It’ll be an interesting week at Halas Hall, with most questions focusing on the Bears putrid offensive play. Will Cutler recover in time to play next week against Carolina? If he doesn’t, which backup will the Bears turn the keys over to – Collins or Hanie? What can the Bears’ offensive Mikes (Martz and Tice) do to get consistent line play out of a unit that’s proven they can’t pass or run block to save their you-know-whats?

Regardless, the Bears stand 3-1 at the completion of the first quarter of the season, tied for first place in their division. But going into Sunday, everyone in the league knew the Bears were a flawed 3-0. How flawed? We should know in the next few weeks…



  1. traffic56

    October 4, 2010 at 11:08 am

    Your thoughts about Cutler holding the ball too long are off base. The length of time he holds onto the ball is directly related to the inability of our very pathetic receiving corps ability to read defenses and beat their man! If the receivers would cut off their routes when a blitz is in progress, Cutler could let it go. But they don’t. Hence, he holds it looking to make something happen. Using your logic all the Bears QB ought to do is just throw every ball out of bounds, because his receivers are sure as hell not going to come open in time to get a play executed. That is a recipe for zero points on the board every time. I would rather have the guy force a few things in an attempt at success rather than just lay down and throw it away every time. BTW- Remember, we had TWO QBs knocked out of the game by the Giant defense, not just Cutler. If it is all Jay’s fault, the backup would have come in and shown how wrong Cutler’s approach was. Obviously, the receivers did not get open for Collins either. The O-line is what we thought it was, and the receivers are below average just like we thought they were. As for Cutler and Collins, GOD himself would have been knocked out of that game with the zero protection from the O-line.

  2. jeff

    October 4, 2010 at 1:19 pm

    Sweet, another Cutler apologist. Look, I’m a fan of Cutler and I don’t think the Bears have done a good enough job investing (the right resources) in the o-line. But nearly half of the sacks could’ve been avoided had Jay simply 1) threw the ball to the wide-open dude on the underneath crossing route 2) simply throw the ball away if he doesn’t see anything – isn’t a 0-yard play better than a 6-yard loss and/or turnover? 3) or make like Vick and use your legs to get out of Dodge. You have a point about the WRs. I don’t know why Martz is so hell bent on having Olsen in there every play. Would’ve been nice to see DA get some PT. Hopefully they don’t sit him 3/4 of the year like last year, then ‘discover’ him when the playoffs are already out of reach. Were you saying the same thing about Knox/Hester when they made plays vs the Cowboys & Packers?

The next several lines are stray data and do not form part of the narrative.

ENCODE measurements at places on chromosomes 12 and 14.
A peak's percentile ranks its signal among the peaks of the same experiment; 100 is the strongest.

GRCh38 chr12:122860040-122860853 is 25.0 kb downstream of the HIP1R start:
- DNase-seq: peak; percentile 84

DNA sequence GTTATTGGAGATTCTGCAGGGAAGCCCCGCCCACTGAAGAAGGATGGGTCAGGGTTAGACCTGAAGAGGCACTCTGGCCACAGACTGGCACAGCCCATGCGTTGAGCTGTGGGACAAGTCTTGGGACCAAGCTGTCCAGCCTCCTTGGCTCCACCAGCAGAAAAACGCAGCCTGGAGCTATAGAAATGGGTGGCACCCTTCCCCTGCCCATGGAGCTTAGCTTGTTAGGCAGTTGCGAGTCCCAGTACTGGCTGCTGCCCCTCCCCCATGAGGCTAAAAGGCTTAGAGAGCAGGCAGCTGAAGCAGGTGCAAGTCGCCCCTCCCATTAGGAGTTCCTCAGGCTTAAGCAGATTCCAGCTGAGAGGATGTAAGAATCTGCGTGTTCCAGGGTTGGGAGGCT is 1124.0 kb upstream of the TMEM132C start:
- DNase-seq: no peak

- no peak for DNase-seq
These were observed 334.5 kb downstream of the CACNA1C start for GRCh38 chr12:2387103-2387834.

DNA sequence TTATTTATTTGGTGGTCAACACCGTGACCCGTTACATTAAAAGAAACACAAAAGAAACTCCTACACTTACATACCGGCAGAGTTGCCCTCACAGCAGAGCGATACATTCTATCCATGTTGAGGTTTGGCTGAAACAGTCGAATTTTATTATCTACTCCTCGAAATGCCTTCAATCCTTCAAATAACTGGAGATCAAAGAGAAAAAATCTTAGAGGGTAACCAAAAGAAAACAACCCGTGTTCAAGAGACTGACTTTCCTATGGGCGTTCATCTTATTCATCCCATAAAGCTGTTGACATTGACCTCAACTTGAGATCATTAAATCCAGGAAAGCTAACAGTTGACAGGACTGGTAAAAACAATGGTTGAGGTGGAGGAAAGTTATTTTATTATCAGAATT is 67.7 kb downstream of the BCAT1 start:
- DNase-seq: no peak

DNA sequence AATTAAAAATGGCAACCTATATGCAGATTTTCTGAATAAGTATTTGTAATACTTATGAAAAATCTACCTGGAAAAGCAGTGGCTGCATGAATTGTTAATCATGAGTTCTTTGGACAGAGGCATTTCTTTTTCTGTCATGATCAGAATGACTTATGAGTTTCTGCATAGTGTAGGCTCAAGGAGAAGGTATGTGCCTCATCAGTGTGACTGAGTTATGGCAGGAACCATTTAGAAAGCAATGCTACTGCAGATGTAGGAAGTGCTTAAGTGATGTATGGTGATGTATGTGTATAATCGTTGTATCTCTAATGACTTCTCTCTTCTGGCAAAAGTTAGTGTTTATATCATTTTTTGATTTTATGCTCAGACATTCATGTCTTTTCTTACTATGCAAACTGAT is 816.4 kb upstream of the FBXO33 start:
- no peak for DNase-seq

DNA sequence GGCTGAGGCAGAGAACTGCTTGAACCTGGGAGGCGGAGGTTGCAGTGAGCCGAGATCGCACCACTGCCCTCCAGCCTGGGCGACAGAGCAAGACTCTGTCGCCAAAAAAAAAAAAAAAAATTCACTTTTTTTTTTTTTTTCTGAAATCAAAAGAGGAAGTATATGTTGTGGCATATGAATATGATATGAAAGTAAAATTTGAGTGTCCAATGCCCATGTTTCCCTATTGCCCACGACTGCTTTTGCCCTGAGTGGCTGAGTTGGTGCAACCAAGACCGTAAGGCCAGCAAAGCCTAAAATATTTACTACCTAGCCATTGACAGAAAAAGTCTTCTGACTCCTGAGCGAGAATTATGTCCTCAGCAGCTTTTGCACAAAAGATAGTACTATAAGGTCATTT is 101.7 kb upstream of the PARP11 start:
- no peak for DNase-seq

3. timfitz

    October 4, 2010 at 5:12 pm

    Cutler was totally holding the ball too long. After the first sack or five they needed to start running some quick routes. Jay just didn’t seem like himself, maybe he was concussed after the first hit. He was just sitting in the pocket not scrambling like he normally does. Either way if he’s out for an extended period of time, this season is over.

  4. Russ Loede

    October 5, 2010 at 11:38 am

    What ever happened to quick throws to the RB’s? Toss ’em the ball to keep the defense honest. Easy, simple, high percentage passes. Doesn’t take much time to complete ’em. Forte has been non-existent the past two weeks. Taylor? Who’s he?